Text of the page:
Discovery Astrophotography with ZWO ASTRO

Astrophotographer’s Story: Kamil Fiedosiuk

Hello Kamil, thanks for accepting our interview invitation. Congratulations on winning the ASIWEEK competition in week #28/2024!

Q1: At first, congratulation that your nice image won #ASIWEEK. Can you introduce yourself to us? 

Thank you for this award, it made me very happy. My name is Kamil Fiedosiuk, I am 39 years old and I live in Gdansk, Poland. I work as a manager in a telecommunications company and also run my own business.

Q2: How did you get started in the hobby of astrophotography?

My first contact with astronomy was very late. It was in 2018. At the time, I tried to photograph the Milky Way with a DSLR camera on a tripod. The Milky Way was visible in the photos, but the results were very far from those I saw in the reference photos.

At that time I saw nothing about astrophotography, including how to use the astronomical night, how to look for dark skies. These were the typical problems of a person who decided to take a photo of the cosmos in an instant. I didn’t know the most fundamental issues like image scale, pixel size, magnification, etc.

Nikon D7100, unknown lens

I then asked for help on the forum from a person who had a remarkable track record when it came to imaging the solar system, but also the deep sky. A colleague suggested I join him, as he happened to be going to my area for astronomical observations and photography.

I had a lot of questions for him and he answered them all. I didn’t remember or understand much of it at the time, but I decided to explore all these “secrets”.

It was also then that I looked through a telescope for the first time in my life. It was an apochromatic refractor with an aperture of 65mm. I watched the Moon, Jupiter and Saturn. The view delighted me, it was great to observe these objects. Several years have passed since then, and I still remember the view very well.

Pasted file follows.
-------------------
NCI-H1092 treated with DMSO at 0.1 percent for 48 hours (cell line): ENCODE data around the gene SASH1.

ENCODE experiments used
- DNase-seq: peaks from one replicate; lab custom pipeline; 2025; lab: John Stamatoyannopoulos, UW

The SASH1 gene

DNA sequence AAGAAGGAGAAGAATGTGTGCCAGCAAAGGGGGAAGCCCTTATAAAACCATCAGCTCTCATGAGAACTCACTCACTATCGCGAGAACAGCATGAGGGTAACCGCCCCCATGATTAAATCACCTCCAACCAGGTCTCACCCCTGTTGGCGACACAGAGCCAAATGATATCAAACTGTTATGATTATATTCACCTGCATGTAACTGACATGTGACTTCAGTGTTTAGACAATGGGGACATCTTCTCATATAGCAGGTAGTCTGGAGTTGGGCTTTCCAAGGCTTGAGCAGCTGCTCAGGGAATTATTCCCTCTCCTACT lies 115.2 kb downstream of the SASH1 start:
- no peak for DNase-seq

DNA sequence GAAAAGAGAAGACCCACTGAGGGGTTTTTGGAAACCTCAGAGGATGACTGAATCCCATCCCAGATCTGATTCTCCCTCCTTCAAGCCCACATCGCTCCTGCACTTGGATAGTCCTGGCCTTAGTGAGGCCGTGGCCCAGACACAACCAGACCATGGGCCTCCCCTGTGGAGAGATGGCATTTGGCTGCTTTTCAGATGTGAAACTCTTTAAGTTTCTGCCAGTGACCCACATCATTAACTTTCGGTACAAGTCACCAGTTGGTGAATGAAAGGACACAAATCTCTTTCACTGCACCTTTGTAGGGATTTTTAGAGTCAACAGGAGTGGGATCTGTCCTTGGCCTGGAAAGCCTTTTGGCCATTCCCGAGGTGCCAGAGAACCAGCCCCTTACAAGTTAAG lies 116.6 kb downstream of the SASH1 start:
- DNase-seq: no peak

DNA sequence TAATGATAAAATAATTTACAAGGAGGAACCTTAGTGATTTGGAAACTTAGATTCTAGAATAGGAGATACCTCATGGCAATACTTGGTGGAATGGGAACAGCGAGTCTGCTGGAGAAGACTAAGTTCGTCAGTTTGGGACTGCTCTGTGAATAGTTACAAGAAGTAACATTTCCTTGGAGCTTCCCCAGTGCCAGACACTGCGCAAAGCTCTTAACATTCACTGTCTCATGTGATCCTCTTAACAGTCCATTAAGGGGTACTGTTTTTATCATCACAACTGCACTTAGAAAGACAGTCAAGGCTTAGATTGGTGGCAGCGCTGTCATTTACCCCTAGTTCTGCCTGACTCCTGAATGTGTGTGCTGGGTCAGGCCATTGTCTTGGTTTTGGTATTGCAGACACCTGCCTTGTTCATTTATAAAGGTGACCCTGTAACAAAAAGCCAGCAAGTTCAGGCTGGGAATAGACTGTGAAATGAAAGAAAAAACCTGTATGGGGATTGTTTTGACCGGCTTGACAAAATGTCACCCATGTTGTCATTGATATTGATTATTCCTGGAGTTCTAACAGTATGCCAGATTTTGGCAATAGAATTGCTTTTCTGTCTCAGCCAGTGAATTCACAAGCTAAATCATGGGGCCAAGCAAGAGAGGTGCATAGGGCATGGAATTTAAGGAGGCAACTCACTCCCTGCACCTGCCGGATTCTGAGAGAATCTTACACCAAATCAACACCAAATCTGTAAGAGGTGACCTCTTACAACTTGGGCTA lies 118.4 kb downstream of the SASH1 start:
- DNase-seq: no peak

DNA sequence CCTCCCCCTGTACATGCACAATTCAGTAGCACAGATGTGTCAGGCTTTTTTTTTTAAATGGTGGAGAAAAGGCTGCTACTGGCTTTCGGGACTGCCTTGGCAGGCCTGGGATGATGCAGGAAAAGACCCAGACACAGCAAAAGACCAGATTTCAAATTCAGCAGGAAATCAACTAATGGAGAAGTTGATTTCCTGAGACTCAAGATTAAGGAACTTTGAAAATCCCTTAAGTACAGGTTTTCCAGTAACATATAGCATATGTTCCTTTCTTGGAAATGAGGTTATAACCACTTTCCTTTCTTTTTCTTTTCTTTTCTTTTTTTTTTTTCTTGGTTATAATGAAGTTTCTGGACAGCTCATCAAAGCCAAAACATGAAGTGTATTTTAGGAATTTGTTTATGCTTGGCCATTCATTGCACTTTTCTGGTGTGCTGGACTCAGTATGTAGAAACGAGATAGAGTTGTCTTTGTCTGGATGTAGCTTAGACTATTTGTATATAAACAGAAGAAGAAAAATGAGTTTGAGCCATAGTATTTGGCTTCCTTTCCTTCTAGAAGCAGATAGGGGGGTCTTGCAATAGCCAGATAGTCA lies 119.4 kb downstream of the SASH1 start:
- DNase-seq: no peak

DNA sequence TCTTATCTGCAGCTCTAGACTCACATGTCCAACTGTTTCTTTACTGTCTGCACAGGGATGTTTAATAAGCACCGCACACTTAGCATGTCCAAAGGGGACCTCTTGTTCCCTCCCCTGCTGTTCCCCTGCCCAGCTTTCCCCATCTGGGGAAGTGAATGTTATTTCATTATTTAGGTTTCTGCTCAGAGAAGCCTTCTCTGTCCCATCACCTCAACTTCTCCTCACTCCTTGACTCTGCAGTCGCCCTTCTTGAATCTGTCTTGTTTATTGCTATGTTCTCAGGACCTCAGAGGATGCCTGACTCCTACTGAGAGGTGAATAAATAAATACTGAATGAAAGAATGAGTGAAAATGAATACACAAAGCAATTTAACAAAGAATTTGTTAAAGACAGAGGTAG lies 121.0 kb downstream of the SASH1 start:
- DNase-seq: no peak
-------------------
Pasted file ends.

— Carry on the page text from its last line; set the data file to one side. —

Nikon D7100, TS 65 APO

I decided to assemble my first setup and in 2019 we went to La Palma. The weather in Poland did not allow me to do any tests. I improvised on the spot. It’s a shame, because if I had been able to and knew then as much as I do now, I would have brought back much better photographs.

In the meantime, I built a target setup, which I still use today. In mid-2021, a colleague and I started building our own roll-off observatory 100km away. I installed the setup in January 2023 and spent a full year acquiring images. It was only this year that I was able to prepare most of the photographs, and it required me to completely change the techniques I had used so far.

Although I have already taken some photos that I am very happy with, I still feel like a novice, to only a few years of seniority!

Q3: Can you tell us about the winning photo?

ASI2400MC Pro, Takahashi e130D, Rainbowastro RST-135, 29 hours.

The photo of LDN1221 in Cepheus was probably the first one I saw on Astrobin. It made me curious because I hadn’t seen it before, and I also couldn’t find a photograph taken in Poland. And I like to reach for such rarely photographed regions, especially when they belong to the LDN/LBN catalog.

I framed in such a way that the nebula gives the impression of a flying bullet that leaves its tail behind.